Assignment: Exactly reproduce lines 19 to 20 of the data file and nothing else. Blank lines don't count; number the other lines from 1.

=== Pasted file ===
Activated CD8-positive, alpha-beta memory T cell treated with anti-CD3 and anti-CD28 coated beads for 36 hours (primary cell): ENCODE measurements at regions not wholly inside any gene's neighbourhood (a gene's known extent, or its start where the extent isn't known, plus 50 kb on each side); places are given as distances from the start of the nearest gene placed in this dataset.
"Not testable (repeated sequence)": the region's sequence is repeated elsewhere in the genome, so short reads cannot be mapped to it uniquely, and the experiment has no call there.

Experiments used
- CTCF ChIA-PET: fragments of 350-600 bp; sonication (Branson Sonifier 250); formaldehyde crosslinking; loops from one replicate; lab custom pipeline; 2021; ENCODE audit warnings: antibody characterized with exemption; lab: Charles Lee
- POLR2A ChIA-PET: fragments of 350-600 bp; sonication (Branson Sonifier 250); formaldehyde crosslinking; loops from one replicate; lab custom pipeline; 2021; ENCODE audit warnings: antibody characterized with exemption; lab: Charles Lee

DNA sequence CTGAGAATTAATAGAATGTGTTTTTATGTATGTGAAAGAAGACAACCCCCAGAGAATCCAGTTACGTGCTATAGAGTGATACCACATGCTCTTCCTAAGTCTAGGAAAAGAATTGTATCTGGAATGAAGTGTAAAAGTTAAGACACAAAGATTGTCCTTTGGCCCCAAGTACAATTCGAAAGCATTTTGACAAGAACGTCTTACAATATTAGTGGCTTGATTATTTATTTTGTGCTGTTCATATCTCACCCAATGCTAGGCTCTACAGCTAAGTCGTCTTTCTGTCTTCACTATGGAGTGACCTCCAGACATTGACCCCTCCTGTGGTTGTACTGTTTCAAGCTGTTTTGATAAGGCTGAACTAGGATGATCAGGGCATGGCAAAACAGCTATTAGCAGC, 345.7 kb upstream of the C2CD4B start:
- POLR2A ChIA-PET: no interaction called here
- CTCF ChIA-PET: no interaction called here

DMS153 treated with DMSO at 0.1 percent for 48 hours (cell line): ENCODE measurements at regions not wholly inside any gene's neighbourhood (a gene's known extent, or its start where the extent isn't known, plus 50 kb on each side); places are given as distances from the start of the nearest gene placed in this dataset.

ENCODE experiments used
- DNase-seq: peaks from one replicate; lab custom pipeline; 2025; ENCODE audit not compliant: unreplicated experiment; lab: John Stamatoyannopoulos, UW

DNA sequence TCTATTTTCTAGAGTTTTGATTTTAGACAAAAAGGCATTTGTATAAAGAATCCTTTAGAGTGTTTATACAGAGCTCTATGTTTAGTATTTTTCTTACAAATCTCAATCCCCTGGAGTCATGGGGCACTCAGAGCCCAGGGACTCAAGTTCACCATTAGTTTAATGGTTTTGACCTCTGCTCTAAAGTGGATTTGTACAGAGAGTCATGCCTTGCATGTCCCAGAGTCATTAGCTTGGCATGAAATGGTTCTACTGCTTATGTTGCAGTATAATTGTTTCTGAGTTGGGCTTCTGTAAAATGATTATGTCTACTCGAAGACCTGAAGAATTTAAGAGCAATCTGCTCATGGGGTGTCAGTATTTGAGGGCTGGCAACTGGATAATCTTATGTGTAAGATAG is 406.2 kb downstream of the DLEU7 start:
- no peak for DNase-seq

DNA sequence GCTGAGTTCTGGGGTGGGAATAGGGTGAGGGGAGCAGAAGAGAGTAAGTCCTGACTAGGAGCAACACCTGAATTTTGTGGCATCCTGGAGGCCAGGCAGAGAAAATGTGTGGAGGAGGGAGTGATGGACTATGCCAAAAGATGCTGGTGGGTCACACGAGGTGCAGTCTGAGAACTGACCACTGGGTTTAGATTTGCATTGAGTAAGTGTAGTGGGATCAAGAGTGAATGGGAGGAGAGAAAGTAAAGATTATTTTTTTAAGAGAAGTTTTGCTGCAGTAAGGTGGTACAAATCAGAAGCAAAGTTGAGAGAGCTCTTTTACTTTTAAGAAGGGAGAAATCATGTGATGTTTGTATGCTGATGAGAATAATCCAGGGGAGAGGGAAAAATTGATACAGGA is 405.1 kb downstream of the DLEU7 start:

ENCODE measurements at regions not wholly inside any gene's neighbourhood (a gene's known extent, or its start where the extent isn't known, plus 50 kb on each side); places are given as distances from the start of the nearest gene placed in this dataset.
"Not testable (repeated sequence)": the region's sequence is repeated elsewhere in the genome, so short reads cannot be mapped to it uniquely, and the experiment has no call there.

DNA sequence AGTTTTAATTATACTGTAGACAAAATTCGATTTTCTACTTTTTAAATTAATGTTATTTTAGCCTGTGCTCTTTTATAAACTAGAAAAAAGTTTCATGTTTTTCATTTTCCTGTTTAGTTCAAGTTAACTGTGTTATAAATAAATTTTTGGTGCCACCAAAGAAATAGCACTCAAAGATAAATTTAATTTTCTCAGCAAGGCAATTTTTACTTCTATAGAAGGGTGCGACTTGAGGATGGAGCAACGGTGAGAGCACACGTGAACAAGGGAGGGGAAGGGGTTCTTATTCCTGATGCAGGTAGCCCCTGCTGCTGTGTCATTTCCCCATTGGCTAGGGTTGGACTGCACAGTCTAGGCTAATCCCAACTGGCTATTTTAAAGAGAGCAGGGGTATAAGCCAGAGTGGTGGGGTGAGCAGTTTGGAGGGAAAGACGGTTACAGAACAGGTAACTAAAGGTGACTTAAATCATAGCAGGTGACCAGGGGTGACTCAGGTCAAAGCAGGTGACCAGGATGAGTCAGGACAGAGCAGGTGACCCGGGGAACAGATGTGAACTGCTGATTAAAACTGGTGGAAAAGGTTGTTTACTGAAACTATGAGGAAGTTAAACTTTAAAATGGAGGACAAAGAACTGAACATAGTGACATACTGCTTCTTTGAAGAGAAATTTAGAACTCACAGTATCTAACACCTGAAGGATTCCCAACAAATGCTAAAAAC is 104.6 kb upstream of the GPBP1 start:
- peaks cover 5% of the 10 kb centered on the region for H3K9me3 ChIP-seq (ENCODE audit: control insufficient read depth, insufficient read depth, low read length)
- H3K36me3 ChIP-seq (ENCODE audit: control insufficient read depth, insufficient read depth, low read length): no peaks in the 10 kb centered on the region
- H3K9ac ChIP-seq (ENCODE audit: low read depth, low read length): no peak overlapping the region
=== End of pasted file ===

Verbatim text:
- H3K36me3 ChIP-seq (ENCODE audit: control insufficient read depth, insufficient read depth, low read length): no peaks in the 10 kb centered on the region
- H3K9ac ChIP-seq (ENCODE audit: low read depth, low read length): no peak overlapping the region